Python Challenge: Florida Snake Hunters Compete for Cash Prizes

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Beginning January 12, hunters are embarking on a so-called "Python Challenge" presented by wildlife officials in hopes of reducing the Burmese python population in the South Florida wetlands, according to ABC News.

Those who are skilled enough to snag one of the invasive species can win up to $1,500. An additional $1,000 will be given to the person who captures the longest python. This is the first time Florida has ever invited the public to participate in a head-on approach to thwart the Burmese python population.

Burmese pythons have been known to grow up to 26 feet in their native South Asia. However, the longest python found in Florida was 17 feet long. Carli Segelson, Florida Fish and Wildlife Conservation Commission spokesperson, believes that the contest will not only achieve eradication, but also documentation of the pythons.

"Our goal is to help get rid of the python from the wild, educate the public about the snake's impact on the Florida ecosystem, and inform them of what impacts non-native pets can have if allowed into the wild," Segelson said.

This challenge is not just good news for the Florida Wildlife Commission, it is good (albeit controversial) news for clothing, accessory and furniture companies who use python skins for their products. A company in Hollywood, Florida, intend to buy the python skins from the hunters.

To learn more about the contest, click to see the website.


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The challenge is DUMB, instead put a bounty on the python all year around. $20 per snake should do it. Look what bounties did to the wolves. Let the hunter keep the carcass and remove the head to prevent scams. Let the hunter be liable for himself. Make training available but not mandatory.

January 13 2013 at 3:34 PM Report abuse rate up rate down Reply

i am rooting for the snakes to win the contest

December 18 2012 at 1:19 PM Report abuse rate up rate down Reply

Reading these comments make me shake my head.

Should burms be in the Everglades? No.
Is this the right way to go about trying to remove them? Maybe.
But are these snakes horrible monsters, out to spread all over the US and eat you? No.

Read up on some facts about these giants before you accuse them based on fear and lack of knowledge.

These snakes aren't going to move up out of Florida. The chances of encountering one are minimal and more then likely even a 20ft snake just wants to get away from you. If anything now that we'll have a bunch of untrained people trying to jump on 6-17ft snakes like the Croc Hunter... we might end up with someone getting killed. A 6ft burm can EASILY overpower a full grown, in shape man.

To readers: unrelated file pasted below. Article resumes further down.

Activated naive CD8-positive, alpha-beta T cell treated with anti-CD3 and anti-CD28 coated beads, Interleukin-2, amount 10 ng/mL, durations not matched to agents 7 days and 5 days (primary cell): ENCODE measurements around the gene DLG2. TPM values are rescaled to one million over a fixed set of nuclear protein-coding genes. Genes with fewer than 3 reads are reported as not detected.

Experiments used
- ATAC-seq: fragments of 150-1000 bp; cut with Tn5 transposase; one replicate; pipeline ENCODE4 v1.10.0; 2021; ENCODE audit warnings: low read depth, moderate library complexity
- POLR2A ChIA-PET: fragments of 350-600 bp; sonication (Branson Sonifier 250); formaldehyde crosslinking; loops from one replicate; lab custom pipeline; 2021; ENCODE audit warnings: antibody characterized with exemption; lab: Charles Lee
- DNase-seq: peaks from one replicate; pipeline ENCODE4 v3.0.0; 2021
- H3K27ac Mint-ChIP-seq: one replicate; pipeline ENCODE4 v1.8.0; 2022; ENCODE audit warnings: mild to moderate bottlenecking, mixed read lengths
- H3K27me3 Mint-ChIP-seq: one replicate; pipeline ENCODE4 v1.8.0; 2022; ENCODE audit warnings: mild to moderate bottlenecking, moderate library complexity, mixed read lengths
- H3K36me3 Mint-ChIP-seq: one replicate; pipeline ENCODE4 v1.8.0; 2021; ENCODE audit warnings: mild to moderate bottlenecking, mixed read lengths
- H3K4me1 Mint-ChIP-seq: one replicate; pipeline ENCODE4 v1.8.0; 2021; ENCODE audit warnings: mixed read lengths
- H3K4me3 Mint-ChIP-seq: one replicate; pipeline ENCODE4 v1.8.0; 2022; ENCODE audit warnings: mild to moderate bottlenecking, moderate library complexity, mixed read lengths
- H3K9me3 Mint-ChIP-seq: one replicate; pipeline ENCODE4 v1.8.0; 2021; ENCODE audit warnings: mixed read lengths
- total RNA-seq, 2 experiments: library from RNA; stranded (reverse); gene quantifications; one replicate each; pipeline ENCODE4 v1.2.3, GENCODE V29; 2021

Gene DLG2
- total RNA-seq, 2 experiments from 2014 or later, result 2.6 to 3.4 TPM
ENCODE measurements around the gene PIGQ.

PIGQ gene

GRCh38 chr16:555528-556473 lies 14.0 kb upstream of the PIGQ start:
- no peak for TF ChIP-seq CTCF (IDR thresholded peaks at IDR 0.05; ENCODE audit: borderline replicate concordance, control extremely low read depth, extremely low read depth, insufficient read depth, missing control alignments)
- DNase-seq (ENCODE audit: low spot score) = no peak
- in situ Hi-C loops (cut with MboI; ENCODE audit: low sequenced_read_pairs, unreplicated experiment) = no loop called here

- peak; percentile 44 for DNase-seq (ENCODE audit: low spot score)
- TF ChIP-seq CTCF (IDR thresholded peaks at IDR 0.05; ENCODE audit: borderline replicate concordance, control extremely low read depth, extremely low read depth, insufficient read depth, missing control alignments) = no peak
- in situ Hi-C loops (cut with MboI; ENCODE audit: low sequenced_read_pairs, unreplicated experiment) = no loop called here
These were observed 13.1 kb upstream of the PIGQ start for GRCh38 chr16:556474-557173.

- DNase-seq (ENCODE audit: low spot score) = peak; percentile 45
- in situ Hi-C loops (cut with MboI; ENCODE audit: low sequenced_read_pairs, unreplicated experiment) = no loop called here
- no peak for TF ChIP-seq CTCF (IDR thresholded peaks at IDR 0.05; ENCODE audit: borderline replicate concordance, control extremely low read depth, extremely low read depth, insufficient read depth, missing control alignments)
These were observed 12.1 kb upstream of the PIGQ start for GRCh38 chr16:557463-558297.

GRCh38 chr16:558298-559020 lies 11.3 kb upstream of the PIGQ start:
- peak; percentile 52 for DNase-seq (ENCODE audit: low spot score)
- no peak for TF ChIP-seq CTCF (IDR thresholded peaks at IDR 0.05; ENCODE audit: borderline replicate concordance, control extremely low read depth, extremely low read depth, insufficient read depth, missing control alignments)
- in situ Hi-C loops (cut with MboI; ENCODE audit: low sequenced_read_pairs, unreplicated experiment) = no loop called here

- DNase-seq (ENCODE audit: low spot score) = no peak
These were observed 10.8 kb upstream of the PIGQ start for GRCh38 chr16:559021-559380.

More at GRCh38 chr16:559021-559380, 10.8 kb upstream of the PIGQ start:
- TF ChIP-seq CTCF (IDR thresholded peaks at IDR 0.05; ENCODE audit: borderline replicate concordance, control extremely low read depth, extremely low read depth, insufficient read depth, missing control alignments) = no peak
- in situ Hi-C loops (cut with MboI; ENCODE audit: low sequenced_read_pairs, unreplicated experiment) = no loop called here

However as pets and when worked with correctly, these animals are amazing. I'm a 5'1" 110lb female. My burm is almost 3x as long as me and weighs about 50lbs more than I.

She's a great ambassador to the children I work with. Calm, tolerant, and chances of her killing me are slim to none. I worry more when I stand in front of a vending machine... vending machines kill more people per year then large constrictors have in the past 10.

Just saying.

December 18 2012 at 10:22 AM Report abuse +1 rate up rate down Reply

Arabs taste bad.

December 18 2012 at 10:18 AM Report abuse rate up rate down Reply

Arabs taste bad

December 18 2012 at 10:17 AM Report abuse rate up rate down Reply

Yeah...let's just send people into the Everglades to go snake-hunting. No training...just a truck, a case of beer on ice, and a gun.

What kind of TRAINING are these people going to get before they venture into an environment infested with alligators, pythons, and other predatory creatures?

Are you at least going to tell them NOT to go hunting in there alone and get some TRAINING first?????

December 18 2012 at 6:31 AM Report abuse rate up rate down Reply
1 reply to Jo's comment

It's called natural selection. Only the smart and strong will survive. If they are stupid enough to go out there and get eaten by alligators than they are too stupid to breed. I say its a win win.

December 18 2012 at 9:56 AM Report abuse rate up rate down Reply

So, let me get this right, they want people - to use guns (the most humane way, according to their web-site) and shoot these pythons in the head. Yet, everyone is yelling for us to get rid of our guns? So, if we didn't have our guns, we should go python hunting with? shovels? stomp on them - all 17 feet of them? I am sure they can trap some of them, but if they are coming toward you - say like someone breaking into your house? What would you prefer? A gun? A Shovel? Or just stomp on them?

December 17 2012 at 10:25 PM Report abuse rate up rate down Reply
1 reply to Marcy's comment

Ironic, isn't it?

December 18 2012 at 6:32 AM Report abuse rate up rate down Reply
Michael Fondren

I feel pythons and boa constrictors should not be allowed as pets. When they escape or released they become predators. These snakes have just about wiped out the natural fauna of the Everglades and now moving into human habitats.

December 17 2012 at 8:55 PM Report abuse rate up rate down Reply

lol. can you eat them?

December 17 2012 at 4:29 PM Report abuse rate up rate down Reply
walter durling

Papa - Joe is right on!

December 14 2012 at 11:34 AM Report abuse rate up rate down Reply
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